Cerberus Fossae

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Cerberus Fossae
Cerberus fossae.jpg
A 3km section of a Cerberus Fossae fissure, taken by the Mars Global Surveyor (MGS) Mars Orbiter Camera (MOC)
Coordinates11°54′N 188°48′W / 11.9°N 188.8°W / 11.9; -188.8Coordinates: 11°54′N 188°48′W / 11.9°N 188.8°W / 11.9; -188.8
Length1,630.0 km
NamingFrom albedo feature
at 10n, 212W. Changed
from Cerberus Rupes.

The Cerberus Fossae are a series of semi-parallel fissures on Mars formed by faults which pulled the crust apart in the Cerberus region. They are 1235 km across and centered at 11.28 °N and 166.37 °W. Their northernmost latitude is 16.16 °N and their southernmost latitude 6.23 °N. Their easternmost and westernmost longitudes are 174.72 °E and 154.43 °E, respectively. They can be seen in the Elysium quadrangle.[1]

Ripples seen at the bottom of the faults are sand blown by the wind.[2] Numerical modeling of the forces in the crust of Mars suggest that the underlying cause for the faulting is the deformation caused by the Tharsis volcanoes to the east. The faults are quite young, cutting through pre-existing features such as the hills of the Tartarus Montes and the lava apron southeast of Elysium Mons.[3] The formation of the fossae was suspected to have released pressurized underground water, previously confined by the cryosphere, with flow rates up to 2 × 106 m3s−1, leading to the creation of the Athabasca Valles.[4][5][6] Marte Vallis is another channel that was suggested to have formed from water released from Cerberus Fossae.[7]

However, continued investigation has shown that there is no plausible way to provide such high discharges of water to the surface through these fissures. Instead, lava was the fluid erupted from the Cerberus Fossae. The flood of lava had a volume of about 5000 cubic kilometers, quite typical of flood basalt eruptions on Earth. At these high discharges, lava behaved in many ways like a flood of water. It appears to have modestly eroded parts of Athabasca Valles and then filled the Cerberus Palus basin. The rafted plates of lava in this 800 km (500 mi) by 900 km (560 mi) temporary lava pond are remarkably similar in appearance to pack ice seen in the North Sea.[8] Crater counts suggest this last eruption from the Cerberus Fossae took place about 2 to 10 million years ago.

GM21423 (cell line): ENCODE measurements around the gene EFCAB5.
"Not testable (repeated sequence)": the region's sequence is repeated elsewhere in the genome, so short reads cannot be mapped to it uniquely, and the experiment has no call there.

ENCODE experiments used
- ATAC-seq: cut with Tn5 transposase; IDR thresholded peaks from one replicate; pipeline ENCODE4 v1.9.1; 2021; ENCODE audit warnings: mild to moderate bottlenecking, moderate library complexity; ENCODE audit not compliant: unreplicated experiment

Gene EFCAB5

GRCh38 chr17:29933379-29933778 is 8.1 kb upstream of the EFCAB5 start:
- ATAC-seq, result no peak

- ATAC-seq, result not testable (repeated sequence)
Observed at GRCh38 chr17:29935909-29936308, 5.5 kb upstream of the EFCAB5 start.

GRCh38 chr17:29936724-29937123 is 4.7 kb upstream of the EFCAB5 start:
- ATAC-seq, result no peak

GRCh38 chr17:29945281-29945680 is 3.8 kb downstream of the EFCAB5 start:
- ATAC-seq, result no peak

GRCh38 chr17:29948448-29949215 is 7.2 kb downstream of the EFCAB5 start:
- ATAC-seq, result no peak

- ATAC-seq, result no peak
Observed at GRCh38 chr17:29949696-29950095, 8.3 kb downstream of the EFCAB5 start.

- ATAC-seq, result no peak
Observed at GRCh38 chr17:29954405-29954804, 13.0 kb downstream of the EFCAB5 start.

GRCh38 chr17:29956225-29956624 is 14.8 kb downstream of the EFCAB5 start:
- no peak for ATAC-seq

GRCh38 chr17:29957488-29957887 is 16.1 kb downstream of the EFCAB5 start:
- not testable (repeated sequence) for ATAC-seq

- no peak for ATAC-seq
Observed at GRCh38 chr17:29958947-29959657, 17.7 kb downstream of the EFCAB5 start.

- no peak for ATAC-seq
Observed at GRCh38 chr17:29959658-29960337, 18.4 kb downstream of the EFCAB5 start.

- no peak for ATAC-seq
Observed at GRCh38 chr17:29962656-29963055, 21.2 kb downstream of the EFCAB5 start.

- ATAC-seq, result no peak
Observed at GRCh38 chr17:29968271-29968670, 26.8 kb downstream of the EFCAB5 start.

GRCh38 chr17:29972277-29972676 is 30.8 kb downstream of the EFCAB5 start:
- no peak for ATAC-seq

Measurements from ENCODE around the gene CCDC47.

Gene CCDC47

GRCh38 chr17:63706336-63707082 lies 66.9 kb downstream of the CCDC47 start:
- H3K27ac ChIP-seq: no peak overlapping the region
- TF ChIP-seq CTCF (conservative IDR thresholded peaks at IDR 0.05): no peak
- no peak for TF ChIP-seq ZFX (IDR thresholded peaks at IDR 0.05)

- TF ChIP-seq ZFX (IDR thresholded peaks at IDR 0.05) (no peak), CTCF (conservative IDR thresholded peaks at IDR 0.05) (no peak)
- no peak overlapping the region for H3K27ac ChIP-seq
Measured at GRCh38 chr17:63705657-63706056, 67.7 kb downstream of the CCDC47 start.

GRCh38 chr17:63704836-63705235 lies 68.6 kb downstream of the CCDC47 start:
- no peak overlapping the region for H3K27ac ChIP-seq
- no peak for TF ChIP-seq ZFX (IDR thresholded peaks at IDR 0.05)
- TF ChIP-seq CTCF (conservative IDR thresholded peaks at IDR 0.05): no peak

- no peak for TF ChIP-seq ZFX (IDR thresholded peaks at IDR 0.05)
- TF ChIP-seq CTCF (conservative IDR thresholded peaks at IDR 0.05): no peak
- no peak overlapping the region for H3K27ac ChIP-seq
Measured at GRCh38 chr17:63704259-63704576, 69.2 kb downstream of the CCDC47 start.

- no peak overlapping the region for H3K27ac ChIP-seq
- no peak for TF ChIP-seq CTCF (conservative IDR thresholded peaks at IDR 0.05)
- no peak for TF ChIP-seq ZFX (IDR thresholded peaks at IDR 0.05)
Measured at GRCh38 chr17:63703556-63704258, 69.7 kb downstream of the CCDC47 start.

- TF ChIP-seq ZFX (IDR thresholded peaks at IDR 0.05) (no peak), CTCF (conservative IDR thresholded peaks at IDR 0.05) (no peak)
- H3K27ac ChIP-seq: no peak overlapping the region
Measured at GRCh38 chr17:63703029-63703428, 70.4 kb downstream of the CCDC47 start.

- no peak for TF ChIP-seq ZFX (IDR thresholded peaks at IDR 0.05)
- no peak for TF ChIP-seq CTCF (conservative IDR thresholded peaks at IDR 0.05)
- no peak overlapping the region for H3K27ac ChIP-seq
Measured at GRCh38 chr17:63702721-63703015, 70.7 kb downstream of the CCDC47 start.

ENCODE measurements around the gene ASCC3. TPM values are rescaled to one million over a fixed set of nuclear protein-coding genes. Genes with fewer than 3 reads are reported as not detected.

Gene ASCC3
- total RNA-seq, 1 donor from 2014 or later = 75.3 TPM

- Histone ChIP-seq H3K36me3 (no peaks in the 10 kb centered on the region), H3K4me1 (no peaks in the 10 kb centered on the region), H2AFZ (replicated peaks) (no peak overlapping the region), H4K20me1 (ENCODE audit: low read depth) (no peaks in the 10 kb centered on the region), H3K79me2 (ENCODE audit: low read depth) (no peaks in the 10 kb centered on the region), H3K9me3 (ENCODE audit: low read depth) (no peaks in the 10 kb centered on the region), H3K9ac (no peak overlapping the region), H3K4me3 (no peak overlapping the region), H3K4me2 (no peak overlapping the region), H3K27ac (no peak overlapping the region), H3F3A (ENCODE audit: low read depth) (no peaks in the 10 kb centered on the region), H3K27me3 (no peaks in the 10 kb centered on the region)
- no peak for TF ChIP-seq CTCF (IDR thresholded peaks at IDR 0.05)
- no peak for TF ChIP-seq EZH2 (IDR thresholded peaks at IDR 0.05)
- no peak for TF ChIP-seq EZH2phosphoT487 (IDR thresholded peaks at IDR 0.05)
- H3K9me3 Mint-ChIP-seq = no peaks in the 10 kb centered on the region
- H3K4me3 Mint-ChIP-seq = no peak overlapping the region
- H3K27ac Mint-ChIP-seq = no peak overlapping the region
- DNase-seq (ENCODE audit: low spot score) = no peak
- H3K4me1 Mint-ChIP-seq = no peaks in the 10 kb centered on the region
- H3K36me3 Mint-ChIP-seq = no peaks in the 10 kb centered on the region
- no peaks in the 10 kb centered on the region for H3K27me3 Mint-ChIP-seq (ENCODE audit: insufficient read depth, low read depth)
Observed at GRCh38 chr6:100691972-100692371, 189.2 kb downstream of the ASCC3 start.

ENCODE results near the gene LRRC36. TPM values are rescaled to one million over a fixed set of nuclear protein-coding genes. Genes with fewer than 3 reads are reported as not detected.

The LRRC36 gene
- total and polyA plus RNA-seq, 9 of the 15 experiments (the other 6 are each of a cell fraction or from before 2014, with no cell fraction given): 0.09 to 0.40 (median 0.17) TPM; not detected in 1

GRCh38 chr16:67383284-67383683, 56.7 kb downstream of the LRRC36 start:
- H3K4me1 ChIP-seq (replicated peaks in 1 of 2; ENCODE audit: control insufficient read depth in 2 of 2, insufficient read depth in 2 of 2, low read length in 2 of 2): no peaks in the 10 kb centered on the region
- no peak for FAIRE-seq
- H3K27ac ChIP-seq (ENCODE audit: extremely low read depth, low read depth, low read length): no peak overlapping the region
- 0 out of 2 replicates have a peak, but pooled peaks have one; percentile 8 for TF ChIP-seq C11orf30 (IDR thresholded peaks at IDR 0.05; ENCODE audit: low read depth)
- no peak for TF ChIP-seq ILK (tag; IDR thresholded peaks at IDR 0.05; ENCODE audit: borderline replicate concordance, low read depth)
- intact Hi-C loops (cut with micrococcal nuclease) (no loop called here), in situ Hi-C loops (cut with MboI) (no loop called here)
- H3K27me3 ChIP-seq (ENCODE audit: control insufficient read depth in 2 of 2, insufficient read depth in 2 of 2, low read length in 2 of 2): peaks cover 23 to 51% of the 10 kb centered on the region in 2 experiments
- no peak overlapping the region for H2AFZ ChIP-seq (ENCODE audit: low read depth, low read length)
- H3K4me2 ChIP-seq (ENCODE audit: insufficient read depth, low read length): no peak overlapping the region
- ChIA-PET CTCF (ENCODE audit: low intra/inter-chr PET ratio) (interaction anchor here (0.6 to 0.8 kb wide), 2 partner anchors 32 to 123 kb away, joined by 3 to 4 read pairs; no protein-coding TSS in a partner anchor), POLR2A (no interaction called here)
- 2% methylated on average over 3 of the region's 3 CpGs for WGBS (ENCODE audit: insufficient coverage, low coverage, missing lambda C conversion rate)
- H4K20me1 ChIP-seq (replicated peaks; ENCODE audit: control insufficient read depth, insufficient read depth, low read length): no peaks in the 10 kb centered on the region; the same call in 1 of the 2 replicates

See also[edit]

References[edit]

  1. ^ "Cerberus Fossae". Gazetteer of Planetary Nomenclature. USGS Astrogeology Science Center. Retrieved 2018-05-07.
  2. ^ "Cerberus Fossae Trough". Nasa.gov. Nasa. Retrieved 19 April 2014.
  3. ^ "Cerberus Fossae". Asu.edu. Arizona State University. Retrieved 19 April 2014.
  4. ^ James W. Head; Lionel Wilson; Karl L. Mitchell (2003). "Generation of recent massive water floods at Cerberus Fossae, Mars by dike emplacement, cryospheric cracking, and confined aquifer groundwater release". Geophysical Research Letters. 30 (11): 2265. Bibcode:2003GeoRL..30.1577H. doi:10.1029/2003GL017135.
  5. ^ Cabrol, N. and E. Grin (eds.). 2010. Lakes on Mars. Elsevier. NY
  6. ^ Burr, D. et al. 2002. Repeated aqueous flooding from the Cerberus Fossae: evidence for very recently extant deep groundwater on Mars. Icarus. 159: 53-73.
  7. ^ Gareth, A. B. Campbell, L. Carter, J. Plaut, R. Phillips. 2013. 3D Reconstruction of the Source and Scale of Buried Young Flood Channels on Mars. Science, March 7, DOI:10.1126/Science.1234787
  8. ^ Young, Kelly (2005-02-25). "'Pack ice' suggests frozen sea on Mars". New Scientist. Retrieved 2007-01-30.